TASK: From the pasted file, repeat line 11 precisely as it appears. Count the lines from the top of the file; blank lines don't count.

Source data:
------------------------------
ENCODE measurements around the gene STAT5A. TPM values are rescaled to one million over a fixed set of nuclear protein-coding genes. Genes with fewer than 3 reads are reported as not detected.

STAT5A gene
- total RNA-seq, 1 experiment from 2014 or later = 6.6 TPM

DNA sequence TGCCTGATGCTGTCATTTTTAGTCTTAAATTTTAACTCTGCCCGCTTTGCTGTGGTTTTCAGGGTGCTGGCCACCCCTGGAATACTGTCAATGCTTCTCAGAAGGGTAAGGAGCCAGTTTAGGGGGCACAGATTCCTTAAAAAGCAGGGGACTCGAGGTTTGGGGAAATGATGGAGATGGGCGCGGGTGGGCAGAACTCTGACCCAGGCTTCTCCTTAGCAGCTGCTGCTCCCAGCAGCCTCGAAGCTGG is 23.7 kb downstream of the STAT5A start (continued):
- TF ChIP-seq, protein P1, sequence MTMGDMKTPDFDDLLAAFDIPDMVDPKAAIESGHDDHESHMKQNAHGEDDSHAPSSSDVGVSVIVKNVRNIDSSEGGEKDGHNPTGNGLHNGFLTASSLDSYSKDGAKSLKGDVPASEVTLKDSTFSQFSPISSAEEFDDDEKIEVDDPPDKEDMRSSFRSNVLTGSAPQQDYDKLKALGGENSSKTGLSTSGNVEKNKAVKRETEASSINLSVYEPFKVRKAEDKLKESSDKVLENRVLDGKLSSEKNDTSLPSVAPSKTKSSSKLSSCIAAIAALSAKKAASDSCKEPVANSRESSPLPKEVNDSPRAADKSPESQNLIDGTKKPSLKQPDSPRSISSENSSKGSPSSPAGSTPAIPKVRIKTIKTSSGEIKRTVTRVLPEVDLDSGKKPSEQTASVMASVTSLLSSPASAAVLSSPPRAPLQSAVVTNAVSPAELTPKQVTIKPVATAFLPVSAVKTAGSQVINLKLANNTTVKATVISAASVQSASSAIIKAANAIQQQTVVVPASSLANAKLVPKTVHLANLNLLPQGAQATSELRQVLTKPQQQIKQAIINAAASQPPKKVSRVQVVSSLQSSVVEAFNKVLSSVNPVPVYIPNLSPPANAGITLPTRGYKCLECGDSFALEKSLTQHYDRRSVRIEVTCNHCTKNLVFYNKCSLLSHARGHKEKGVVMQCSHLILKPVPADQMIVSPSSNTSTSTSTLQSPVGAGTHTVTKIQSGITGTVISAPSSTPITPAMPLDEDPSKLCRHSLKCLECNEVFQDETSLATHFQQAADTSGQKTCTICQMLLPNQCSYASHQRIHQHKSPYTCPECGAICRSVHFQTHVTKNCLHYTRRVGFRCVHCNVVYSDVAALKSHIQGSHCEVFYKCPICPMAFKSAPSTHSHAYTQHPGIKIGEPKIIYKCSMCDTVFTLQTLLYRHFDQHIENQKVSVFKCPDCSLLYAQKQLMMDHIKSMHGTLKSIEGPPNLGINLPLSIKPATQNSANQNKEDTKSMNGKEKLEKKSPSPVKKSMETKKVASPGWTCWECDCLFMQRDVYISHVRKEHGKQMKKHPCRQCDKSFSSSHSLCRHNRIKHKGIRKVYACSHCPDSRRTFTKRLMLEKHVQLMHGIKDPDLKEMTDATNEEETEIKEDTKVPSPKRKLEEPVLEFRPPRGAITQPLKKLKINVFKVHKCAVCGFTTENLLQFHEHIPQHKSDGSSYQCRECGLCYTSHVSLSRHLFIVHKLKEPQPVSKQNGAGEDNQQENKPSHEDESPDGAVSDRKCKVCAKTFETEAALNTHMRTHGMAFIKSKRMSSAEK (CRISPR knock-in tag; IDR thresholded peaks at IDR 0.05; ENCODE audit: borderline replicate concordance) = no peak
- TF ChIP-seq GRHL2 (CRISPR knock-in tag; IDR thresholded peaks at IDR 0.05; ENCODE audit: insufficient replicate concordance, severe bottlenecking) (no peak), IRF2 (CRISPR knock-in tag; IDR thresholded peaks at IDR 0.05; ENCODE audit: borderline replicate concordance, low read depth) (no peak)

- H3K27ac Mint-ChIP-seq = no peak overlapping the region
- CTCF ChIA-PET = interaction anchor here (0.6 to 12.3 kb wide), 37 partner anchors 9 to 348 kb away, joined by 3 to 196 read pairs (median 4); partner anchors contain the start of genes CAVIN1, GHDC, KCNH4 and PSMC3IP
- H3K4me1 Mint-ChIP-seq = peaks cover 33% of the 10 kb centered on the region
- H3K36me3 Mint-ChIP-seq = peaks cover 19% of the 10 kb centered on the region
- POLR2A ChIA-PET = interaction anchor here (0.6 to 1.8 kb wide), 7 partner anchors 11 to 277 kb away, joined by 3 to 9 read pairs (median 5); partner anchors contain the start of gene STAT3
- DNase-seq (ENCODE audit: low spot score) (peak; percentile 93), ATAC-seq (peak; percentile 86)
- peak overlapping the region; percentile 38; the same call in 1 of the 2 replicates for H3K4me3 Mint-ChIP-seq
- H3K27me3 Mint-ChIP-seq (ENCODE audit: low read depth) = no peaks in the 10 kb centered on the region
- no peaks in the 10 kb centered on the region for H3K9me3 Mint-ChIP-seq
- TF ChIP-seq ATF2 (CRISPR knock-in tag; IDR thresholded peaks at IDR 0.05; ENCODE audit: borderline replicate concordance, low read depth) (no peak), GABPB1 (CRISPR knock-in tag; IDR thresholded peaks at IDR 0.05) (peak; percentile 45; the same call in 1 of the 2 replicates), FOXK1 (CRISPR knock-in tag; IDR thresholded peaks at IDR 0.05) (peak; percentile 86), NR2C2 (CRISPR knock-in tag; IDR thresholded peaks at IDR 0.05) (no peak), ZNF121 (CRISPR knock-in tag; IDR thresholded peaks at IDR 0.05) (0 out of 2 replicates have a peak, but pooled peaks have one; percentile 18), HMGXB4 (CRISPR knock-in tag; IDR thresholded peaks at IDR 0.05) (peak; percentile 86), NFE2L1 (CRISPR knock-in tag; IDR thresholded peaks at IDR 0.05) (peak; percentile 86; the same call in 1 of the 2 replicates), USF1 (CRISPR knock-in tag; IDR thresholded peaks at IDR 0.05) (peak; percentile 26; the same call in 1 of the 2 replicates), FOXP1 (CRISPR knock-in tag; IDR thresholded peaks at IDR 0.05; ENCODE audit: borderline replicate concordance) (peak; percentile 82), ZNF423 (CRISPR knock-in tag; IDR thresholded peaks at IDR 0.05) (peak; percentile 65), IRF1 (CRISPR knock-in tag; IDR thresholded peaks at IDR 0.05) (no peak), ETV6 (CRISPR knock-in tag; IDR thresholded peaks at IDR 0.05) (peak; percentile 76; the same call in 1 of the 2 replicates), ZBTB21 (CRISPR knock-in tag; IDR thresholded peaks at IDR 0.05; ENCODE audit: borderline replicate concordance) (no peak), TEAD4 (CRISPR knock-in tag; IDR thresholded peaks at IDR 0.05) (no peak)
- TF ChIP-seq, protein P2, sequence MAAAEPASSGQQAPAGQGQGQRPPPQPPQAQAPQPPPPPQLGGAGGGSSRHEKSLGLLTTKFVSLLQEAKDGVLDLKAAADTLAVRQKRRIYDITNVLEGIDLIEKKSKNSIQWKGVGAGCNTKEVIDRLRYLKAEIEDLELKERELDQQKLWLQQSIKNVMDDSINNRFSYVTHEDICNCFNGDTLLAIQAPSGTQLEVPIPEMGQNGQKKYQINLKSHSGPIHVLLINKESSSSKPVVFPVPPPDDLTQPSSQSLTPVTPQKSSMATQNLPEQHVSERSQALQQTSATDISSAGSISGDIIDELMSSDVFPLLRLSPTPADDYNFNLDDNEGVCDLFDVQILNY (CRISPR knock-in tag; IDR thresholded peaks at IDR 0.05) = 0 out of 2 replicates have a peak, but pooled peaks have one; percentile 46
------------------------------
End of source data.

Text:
- POLR2A ChIA-PET = interaction anchor here (0.6 to 1.8 kb wide), 7 partner anchors 11 to 277 kb away, joined by 3 to 9 read pairs (median 5); partner anchors contain the start of gene STAT3